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How an Anti-SLAPP Statute Protected ‘The Holly’

By Julian Rubinstein and Robert S. Gutierrez

Image of five people walking together smiling and laughing down a street with a green and yellow banner behind them with text MOUNTAINFILM. Buildings line the side of the road and a big mountain is in the background. Image courtesy of Julian Rubinstein.

L-R: Julian Rubinstein, Terrance Roberts, and producers of The Holly during Mountainfilm. Courtesy of Julian Rubinstein

SECTION 1: Julian

When I began the lengthy process of reporting and directing my feature documentary, The Holly (2022), there were plenty of indications of potential pitfalls. The story involved a gang shooting case, possible police corruption, and a historic community on edge from a rash of shootings, an ongoing effort to gentrify it, and decades of mistreatment by powerful forces in Denver.

Still, I didn’t imagine that just as we were preparing to launch the film’s festival run that my entire team would be served legal papers at their homes in a defamation lawsuit that threatened to derail eight years of work and undermine the explosive revelations we had uncovered. 

When I began the project in 2014, I was primarily a print journalist living in New York. I read a provocative news story about a prominent activist and third-generation resident of his Denver community, Terrance Roberts, who had shot someone at his own peace rally. Roberts was a former gang member who’d spent nearly ten years in prison before returning to his neighborhood and winning awards for an antiviolence program aimed at at-risk youth.

I’d grown up in Denver, and I flew home to look into the story. Almost from the beginning, many things about what I was learning on the ground didn’t match with media reporting on the case. I drafted a book proposal, accepted a deal with FSG, and permanently moved back home to work on it. 

Soon afterward, several factors led me to start filming. Mostly, I realized I had access to a story unfolding in front of me that was potentially explosive. It appeared possible that Roberts had been attacked on the day in question by active gang members, some of whom worked for law enforcement. Those men, whom I had come to know, were then hired by the city of Denver to replace Roberts as “anti-gang” workers in a federally funded antiviolence effort that the city was hailing as a “model for the nation.” But my reporting showed that shootings were sharply rising, and community members were fearful of these men and angered by what they saw as yet another case of police corruption that would further weaken and traumatize the community just as developers sought to solidify new projects there. 

I followed leads and filed open records requests for court and police documents, as well as for financial documents that could show who was involved in law enforcement and community efforts in the community. From my past investigative journalism work, I knew that I would need a lot of material to protect myself in case of a lawsuit.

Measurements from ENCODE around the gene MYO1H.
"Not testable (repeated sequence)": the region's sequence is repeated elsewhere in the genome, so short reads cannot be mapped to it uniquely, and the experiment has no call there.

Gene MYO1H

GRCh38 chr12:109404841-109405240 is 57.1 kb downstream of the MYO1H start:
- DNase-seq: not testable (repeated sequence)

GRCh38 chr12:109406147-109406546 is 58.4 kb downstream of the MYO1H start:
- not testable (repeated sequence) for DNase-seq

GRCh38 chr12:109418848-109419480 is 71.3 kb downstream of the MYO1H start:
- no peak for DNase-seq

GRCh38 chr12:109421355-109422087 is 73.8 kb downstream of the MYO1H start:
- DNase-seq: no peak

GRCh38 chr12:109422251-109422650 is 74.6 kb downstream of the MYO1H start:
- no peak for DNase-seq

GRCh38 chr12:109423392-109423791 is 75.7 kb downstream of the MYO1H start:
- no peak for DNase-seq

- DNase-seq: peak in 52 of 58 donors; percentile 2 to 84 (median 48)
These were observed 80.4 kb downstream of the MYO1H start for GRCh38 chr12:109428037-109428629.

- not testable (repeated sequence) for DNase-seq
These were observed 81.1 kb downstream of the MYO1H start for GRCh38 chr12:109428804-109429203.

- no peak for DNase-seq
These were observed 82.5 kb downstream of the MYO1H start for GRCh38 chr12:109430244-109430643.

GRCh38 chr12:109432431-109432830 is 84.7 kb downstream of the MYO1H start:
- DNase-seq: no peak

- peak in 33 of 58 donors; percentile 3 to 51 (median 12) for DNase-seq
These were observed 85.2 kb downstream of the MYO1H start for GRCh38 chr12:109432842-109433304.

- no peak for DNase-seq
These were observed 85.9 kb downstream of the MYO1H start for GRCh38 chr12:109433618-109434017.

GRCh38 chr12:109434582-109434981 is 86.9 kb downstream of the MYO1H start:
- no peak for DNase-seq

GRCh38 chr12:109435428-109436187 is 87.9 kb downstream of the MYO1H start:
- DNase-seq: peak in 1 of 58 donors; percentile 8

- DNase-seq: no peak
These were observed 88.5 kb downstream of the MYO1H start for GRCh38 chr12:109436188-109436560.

As I began seeking funding for the film, some in the documentary industry felt strongly that I needed to make Roberts a producer on the film. I was a white man doing a story about a Black community, and he was the Black protagonist. I resisted because I still wasn’t sure if I trusted Roberts, and I didn’t see the film being well-served by any of the participants having decision-making roles on the film. I believed journalistic independence was critical.

I did, however, take advantage of Roberts’s offer to give me access to his meetings with his public defender. “People need to see what’s happening to me,” Roberts said. Of course, his public defender didn’t agree. Ultimately, we found a workaround. Roberts’s lawyer offered me a contract to film the meetings for his client’s trial preparation. If Roberts wanted to share the material with me, it would be up to him. 

I also faced a legal scare regarding releases. One person integral to the story had not signed one, and by the time I realized this, I also knew that he probably would not like the film, and that approaching him at that point might backfire. Fortunately, a legal evaluation found that his stature as a public figure and an expert on the case would protect my right to use the material, particularly since I had approached the story journalistically. 

At last, in spring 2022, we finished editing and were ready to bring out the film. I braced myself for what might come. My book’s publication the previous year had been met with critical acclaim, but also direct threats to me from a community member who called himself an activist. Also, an ocean of falsehoods spread about me and the project by people with good reason to want to undermine the project. Among the lies: I hadn’t interviewed anyone from the neighborhood. I wasn’t from Denver. I did drugs with gang members. I paid Terrance.

Though festivals don’t require E&O insurance, I decided to get it. Fighting a lawsuit, even if I were to win it, could sink the project. This was an independent operation. In the spring of 2022, we accepted a premiere as the opening night film at Mountainfilm in Telluride. Days after Mountainfilm’s lineup was made public, I received a letter at my office at the University of Denver, where I was a visiting professor of documentary journalism, demanding that I not release the film. Before I could think about how to respond, I was on the phone with Michael Roberts, a reporter from Westword, Denver’s alt-weekly, who was interviewing me for a story. I made sure not to mention the irksome letter I’d received. But at the end of the interview, Roberts told me he had just one more question. “Do you have any comment about the lawsuit?” he said.